…Hirabai told the Parsi jury that she had informed the Toddyvala family of the girl’s family background. “I had already told Defendant and his people that plaintiff was born of an alien mother. I knew that as a fact. They said there was no objection.”

…About six months after the wedding, the husband claimed to have learned of his wife’s racial background through a distant relative in the town of Bulsar. He told the Parsi jury: “I returned to Bombay and told my mother not to allow the girl in our house. This was because of the information I’d received. If I’d known I would not have married the girl because I am orthodox. My parents also are orthodox.”…When Mr. Toddyvala confronted Hirabai, she criticized his concern with purity. “Is your wife a cucumber or watermelon to cut and see the inside of?” exclaimed the matchmaker. The Parsi delegates rejected the husband’s claims by a majority of ten to one. They considered the marriage valid, and they granted the wife her request for the restitution of conjugal rights.”

Mitra Sharafi is a legal historian at the University of Wisconsin Law School. Follow her on twitter @mjsharafi for the latest in the world of legal studies.

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Welcome to Baro Sardar Bari, Bangladesh’s foremost restoration project

28 August, 2017
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In 1902 the historic building complex was renovated by a merchant, who added a verandah to the back courtyard (pictured above), created a front courtyard to match the back, and built a new entrance to the complex which was richly ornamented with Chinni Tikri or China mosaic.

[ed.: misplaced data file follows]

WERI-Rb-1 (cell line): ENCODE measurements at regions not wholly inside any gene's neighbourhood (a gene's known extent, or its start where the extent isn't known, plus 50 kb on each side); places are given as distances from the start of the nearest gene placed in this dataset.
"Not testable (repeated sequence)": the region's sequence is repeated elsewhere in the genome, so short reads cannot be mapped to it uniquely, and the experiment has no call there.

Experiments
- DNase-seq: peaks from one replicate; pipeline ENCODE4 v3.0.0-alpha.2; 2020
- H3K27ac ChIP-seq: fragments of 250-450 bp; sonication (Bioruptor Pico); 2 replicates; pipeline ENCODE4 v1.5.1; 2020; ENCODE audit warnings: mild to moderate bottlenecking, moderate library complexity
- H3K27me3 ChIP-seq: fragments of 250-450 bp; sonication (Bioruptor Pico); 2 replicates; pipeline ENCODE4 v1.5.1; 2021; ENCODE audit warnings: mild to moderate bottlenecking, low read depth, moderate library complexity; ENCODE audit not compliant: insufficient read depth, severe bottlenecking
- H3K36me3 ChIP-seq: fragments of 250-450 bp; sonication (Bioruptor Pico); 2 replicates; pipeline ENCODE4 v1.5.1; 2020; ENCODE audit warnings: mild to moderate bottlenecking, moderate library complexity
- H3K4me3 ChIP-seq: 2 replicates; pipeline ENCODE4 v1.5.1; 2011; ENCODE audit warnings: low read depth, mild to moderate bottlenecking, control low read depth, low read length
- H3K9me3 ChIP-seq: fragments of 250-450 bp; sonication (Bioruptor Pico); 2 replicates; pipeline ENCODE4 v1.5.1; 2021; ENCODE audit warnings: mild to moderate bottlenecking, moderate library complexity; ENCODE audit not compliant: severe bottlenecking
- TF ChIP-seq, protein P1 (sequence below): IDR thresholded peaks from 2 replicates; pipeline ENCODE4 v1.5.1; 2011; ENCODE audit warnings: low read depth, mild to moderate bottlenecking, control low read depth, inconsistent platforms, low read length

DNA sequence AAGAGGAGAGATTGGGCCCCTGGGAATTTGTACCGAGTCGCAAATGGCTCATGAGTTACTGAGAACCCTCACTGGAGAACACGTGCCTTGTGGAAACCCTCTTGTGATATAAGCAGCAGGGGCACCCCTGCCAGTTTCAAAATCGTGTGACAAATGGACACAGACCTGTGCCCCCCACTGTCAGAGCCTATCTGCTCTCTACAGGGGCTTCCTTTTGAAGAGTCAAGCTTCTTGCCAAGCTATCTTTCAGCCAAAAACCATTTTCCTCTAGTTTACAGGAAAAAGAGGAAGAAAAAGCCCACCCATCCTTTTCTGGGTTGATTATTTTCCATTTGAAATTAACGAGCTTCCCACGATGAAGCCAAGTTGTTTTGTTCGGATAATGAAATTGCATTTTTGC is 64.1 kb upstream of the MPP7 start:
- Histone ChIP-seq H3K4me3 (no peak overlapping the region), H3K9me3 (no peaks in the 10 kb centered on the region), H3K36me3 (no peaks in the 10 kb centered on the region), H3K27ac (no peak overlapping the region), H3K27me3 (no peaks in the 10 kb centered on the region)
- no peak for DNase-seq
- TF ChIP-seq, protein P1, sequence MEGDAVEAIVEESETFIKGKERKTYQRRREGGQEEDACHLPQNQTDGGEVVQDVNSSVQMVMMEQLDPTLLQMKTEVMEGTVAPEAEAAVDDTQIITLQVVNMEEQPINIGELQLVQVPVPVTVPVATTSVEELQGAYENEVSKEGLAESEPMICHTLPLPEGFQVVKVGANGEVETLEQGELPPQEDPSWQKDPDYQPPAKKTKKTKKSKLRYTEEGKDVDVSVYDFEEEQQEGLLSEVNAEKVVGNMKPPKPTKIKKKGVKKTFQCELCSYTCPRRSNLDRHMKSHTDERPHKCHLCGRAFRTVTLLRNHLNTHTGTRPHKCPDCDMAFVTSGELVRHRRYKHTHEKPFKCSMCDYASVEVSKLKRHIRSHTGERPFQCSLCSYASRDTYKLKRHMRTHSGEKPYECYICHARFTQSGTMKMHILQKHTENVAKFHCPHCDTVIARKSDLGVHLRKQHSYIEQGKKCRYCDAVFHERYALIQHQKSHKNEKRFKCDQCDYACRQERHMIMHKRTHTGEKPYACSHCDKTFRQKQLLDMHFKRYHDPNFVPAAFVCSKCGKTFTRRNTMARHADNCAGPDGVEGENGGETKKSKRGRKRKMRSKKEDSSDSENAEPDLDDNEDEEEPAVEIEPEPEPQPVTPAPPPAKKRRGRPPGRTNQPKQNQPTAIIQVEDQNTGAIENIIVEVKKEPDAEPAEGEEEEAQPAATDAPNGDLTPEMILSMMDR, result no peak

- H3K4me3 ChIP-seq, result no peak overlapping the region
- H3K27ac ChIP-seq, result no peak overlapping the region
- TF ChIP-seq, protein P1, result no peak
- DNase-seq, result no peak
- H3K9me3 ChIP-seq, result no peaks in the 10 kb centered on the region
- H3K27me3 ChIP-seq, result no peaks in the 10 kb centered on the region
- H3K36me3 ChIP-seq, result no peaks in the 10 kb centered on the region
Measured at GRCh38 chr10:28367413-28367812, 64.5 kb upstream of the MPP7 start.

The inscriptions over the archways in the back verandah are all invocations to Lord Vishnu- ‘Sri Govindaye Nama Nama’, ‘Namaste Sri Gopinath’.
This red structure, that served as a gatehouse, is the oldest part of the complex and resembles the style of architecture developed during the reign of Baro Bhuyian in Bengal (1538-1612), when it was probably built.
Early expert brick work could support steps without the need for additional load bearing structures.
When the complex was renovated, Chinni Tikri or China mosaic was liberally embellished on the surfaces. While China mosaic was commonly used in the flooring of homes in colonial Bombay, in East Bengal it was predominantly used on the facades.
The illuminated model showing the three main units that make up the grand residential complex, with the gatehouse in the middle linking the front and back courtyards.
Dr. Abu Sayeed M. Ahmed, head of the Department of Architecture at the University of Asia Pacific (Dhaka), has masterfully restored the complex over a period of four years. He documents the process in his book Unfolding the Past: Conservation of Baro Sardar Bari.
The restoration project was funded by the Youngone Corporation of Seoul, a leading garments manufacturer in Bangladesh. Mr. Kihak Sung, the Chairman and CEO of the Corporation, has previously restored his ancestral village in South Korea.
The western facade of the complex overlooks a pond.

Interiors: Baro Sardar Bari
Sonargaon, Bangladesh.

Sonargaon, the administrative and maritime centre of Bengal during the medieval period (1296-1608), takes centre stage once again with the restoration of the historic Baro Sardar Bari building complex.

The restoration demonstrates how layers of building and adaptations over a period of 500 years can be highlighted through the original materials used (brick in the medieval period, china mosaic in the colonial) as well as through the various commercial and residential uses to which the structure was put.

As Bangladesh’s foremost restoration project, the Baro Sardar Bari deserves a national opening.

Many thanks to Nausher Rahman, the Digital Communications Director at Bitopi Leo Bernett, for his warm hospitality.

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Esplanade Emergency

11 September, 2016
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Interiors: Lady Willingdon Building for the Parsi Ambulance Division (1932)

1 Esplanade Road, Fort (presently M. G. Road).